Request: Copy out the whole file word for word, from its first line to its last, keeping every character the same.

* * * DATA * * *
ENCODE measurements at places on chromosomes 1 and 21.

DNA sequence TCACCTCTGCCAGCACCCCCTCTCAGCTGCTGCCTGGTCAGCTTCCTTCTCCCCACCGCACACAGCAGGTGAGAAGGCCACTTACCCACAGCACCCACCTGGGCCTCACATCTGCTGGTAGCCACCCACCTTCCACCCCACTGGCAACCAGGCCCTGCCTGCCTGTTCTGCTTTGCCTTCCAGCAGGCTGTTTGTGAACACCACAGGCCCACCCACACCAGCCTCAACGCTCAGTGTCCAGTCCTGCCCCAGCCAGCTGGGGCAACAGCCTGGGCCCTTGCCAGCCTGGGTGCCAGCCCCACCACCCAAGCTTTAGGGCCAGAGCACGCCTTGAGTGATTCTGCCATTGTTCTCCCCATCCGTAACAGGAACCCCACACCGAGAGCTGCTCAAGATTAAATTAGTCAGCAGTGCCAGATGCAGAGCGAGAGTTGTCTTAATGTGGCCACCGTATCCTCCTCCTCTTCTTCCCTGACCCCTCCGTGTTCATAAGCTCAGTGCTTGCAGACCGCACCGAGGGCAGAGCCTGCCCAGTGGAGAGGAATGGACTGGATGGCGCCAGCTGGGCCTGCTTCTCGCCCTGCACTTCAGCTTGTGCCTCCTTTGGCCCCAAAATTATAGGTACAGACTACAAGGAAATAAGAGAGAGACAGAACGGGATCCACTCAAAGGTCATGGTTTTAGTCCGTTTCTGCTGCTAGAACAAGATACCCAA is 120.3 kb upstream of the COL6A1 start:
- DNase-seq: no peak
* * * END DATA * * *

ENCODE measurements at places on chromosomes 1 and 21.

DNA sequence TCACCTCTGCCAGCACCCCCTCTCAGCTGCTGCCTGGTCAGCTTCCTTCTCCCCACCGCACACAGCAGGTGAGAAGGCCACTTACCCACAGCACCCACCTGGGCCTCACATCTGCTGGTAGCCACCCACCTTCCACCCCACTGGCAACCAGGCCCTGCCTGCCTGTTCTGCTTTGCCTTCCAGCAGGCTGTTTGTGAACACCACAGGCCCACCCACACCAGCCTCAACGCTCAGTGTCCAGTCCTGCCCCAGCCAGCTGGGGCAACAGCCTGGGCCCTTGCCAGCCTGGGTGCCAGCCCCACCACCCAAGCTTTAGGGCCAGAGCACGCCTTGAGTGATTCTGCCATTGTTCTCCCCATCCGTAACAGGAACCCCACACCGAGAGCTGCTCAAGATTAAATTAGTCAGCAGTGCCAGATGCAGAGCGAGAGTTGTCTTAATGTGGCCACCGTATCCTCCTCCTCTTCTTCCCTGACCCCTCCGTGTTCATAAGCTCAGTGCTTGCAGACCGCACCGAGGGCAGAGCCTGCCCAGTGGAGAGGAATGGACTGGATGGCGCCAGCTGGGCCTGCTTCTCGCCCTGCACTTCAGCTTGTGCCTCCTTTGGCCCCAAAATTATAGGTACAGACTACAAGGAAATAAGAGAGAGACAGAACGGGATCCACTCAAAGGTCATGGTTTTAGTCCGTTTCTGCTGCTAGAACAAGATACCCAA is 120.3 kb upstream of the COL6A1 start:
- DNase-seq: no peak